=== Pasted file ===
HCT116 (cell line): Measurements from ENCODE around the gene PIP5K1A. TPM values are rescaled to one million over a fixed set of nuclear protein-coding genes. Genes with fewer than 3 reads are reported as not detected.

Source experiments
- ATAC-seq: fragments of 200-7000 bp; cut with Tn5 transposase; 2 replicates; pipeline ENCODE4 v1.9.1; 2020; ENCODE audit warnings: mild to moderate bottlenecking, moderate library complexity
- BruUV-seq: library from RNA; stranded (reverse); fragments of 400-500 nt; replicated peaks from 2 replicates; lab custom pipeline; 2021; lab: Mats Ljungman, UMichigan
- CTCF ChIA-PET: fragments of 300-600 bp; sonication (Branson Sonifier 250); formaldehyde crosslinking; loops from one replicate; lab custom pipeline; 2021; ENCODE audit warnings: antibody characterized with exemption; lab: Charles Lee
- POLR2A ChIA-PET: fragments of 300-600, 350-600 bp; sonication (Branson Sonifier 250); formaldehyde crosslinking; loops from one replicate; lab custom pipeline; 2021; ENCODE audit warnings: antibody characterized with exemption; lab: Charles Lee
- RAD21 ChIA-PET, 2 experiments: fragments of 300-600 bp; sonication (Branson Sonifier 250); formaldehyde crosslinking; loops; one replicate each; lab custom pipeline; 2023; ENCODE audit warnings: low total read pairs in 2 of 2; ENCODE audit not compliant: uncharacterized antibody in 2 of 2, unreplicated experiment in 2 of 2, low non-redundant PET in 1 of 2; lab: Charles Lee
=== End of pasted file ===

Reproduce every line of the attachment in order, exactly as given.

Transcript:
HCT116 (cell line): Measurements from ENCODE around the gene PIP5K1A. TPM values are rescaled to one million over a fixed set of nuclear protein-coding genes. Genes with fewer than 3 reads are reported as not detected.

Source experiments
- ATAC-seq: fragments of 200-7000 bp; cut with Tn5 transposase; 2 replicates; pipeline ENCODE4 v1.9.1; 2020; ENCODE audit warnings: mild to moderate bottlenecking, moderate library complexity
- BruUV-seq: library from RNA; stranded (reverse); fragments of 400-500 nt; replicated peaks from 2 replicates; lab custom pipeline; 2021; lab: Mats Ljungman, UMichigan
- CTCF ChIA-PET: fragments of 300-600 bp; sonication (Branson Sonifier 250); formaldehyde crosslinking; loops from one replicate; lab custom pipeline; 2021; ENCODE audit warnings: antibody characterized with exemption; lab: Charles Lee
- POLR2A ChIA-PET: fragments of 300-600, 350-600 bp; sonication (Branson Sonifier 250); formaldehyde crosslinking; loops from one replicate; lab custom pipeline; 2021; ENCODE audit warnings: antibody characterized with exemption; lab: Charles Lee
- RAD21 ChIA-PET, 2 experiments: fragments of 300-600 bp; sonication (Branson Sonifier 250); formaldehyde crosslinking; loops; one replicate each; lab custom pipeline; 2023; ENCODE audit warnings: low total read pairs in 2 of 2; ENCODE audit not compliant: uncharacterized antibody in 2 of 2, unreplicated experiment in 2 of 2, low non-redundant PET in 1 of 2; lab: Charles Lee